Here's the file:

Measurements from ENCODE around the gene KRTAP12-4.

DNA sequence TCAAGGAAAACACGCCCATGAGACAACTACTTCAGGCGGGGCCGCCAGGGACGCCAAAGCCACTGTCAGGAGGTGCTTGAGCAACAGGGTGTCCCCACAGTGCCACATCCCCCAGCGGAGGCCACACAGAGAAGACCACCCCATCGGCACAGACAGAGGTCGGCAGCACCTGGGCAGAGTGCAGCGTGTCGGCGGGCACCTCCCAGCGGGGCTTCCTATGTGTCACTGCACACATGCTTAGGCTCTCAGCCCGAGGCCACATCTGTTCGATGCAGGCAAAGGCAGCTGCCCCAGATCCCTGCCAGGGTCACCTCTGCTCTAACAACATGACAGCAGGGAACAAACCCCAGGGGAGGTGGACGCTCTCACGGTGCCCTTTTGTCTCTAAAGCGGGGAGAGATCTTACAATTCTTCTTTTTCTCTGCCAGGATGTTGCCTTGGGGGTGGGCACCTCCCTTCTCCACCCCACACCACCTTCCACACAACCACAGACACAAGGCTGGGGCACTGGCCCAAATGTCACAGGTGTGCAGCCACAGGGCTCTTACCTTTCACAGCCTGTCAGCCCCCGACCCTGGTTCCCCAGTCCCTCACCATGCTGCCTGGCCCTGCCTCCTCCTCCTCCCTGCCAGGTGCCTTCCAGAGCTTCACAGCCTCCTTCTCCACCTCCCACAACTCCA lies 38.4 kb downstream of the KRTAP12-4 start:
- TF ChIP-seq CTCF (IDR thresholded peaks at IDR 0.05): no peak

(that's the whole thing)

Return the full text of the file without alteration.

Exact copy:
Measurements from ENCODE around the gene KRTAP12-4.

DNA sequence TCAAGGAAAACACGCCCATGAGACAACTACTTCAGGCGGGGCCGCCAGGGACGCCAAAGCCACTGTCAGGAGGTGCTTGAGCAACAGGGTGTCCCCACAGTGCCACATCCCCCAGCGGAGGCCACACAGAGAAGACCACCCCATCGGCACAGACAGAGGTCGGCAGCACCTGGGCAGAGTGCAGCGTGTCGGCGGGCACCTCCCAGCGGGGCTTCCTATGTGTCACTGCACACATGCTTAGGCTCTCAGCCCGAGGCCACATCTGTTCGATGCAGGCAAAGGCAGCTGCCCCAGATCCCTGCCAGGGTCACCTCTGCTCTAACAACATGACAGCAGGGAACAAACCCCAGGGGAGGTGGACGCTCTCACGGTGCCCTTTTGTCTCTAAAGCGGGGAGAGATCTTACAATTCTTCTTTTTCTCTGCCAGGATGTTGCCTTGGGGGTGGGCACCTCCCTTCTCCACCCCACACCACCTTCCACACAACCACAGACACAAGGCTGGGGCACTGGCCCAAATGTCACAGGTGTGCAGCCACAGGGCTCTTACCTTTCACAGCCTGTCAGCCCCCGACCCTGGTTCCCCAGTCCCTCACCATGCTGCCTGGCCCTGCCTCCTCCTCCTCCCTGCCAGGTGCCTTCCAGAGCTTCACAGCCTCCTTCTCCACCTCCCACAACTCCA lies 38.4 kb downstream of the KRTAP12-4 start:
- TF ChIP-seq CTCF (IDR thresholded peaks at IDR 0.05): no peak